Lee Bul's monsters take over Seoul Museum of Art
A group of “monsters” has occupied Gallery 1 of the Seoul Museum of Art (SeMA) in central Seoul. One of the monsters, which are life-sized sculptures, consists entirely of tentacles in a sensuous pink color and soft flesh-like texture. The tentacles are reminiscent of not only those of an octopus or a sea anemone but also human limbs and plant roots. Some viewers will find the grotesque hybrid creature repulsive, while others will find it seductive.
The sculpture, titled “Monster: Pink,” is a reconstruction of a work originally created by artist Lee Bul in 1988. It is part of the exhibition “Lee Bul: Beginning” which focuses on the 57-year-old artist’s early works including soft sculptures and performances in the late 1980s and 1990s.
Lee is now one of the most influential Korean artists in the global art scene. Her large-scale retrospective “Lee Bul: Crashing” at the prestigious Hayward Gallery in London in 2018 was the talk of the art world. The retrospective, curated by art historian Stephanie Rosenthal, continued at another important art institution, the Gropius Bau in Berlin, after Rosenthal took the position of its director.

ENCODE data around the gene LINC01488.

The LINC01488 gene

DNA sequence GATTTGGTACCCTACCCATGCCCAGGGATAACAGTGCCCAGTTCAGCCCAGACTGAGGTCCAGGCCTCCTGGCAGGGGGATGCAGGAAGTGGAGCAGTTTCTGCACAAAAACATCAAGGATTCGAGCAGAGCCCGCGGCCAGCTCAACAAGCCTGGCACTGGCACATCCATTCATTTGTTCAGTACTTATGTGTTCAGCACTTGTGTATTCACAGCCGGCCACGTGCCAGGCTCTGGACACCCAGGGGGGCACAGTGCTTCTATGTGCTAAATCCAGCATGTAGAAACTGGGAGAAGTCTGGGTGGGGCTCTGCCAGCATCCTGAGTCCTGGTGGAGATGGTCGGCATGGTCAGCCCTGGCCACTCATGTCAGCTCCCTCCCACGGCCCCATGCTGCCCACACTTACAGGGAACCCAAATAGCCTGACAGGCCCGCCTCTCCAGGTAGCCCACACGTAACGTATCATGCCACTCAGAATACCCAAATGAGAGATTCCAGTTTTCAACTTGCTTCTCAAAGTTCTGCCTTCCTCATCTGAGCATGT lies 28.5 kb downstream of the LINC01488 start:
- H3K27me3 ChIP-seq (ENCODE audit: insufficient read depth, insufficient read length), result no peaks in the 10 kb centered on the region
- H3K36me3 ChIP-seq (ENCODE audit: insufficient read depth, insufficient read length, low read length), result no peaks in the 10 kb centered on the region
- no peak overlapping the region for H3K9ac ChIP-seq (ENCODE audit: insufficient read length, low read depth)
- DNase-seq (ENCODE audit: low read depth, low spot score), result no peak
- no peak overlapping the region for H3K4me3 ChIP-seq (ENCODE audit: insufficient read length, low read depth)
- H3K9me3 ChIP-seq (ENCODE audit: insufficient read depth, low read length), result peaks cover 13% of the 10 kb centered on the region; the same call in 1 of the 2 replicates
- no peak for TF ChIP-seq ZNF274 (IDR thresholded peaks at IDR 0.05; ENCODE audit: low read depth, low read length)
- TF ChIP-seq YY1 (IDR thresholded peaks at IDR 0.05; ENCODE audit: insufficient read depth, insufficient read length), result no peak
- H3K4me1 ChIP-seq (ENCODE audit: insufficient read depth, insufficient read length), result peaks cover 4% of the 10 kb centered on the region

Lee also presented works at the main international exhibition of the 2019 Venice Biennale. One of the works was “Aubade V,” a four-meter-high tower made of the salvaged metal of dismantled guard posts from the Demilitarized Zone (DMZ) between the two Koreas.
Those who only familiar with Lee’s works of the last decade, many of which are architectural sculptures inspired by the Modernist structures of the early 20th century that represented the pursuit of utopia, might be surprised by the striking difference of those and what's now on view at SeMA. However, there is a connection in their central theme — frustrated hopes but persistent struggles to overcome human limitations and sociopolitical absurdities.
Underlying Lee’s works in the 1980s and 90s was an attempt to shatter preconceptions and old notions related to her identity as a woman and as Asian. The human body was her principal medium because it is “the material embodiment of ethnic, racial and gender identities, as well as a staged performance of personal identity,” as American media theorist Anne Balsamo said.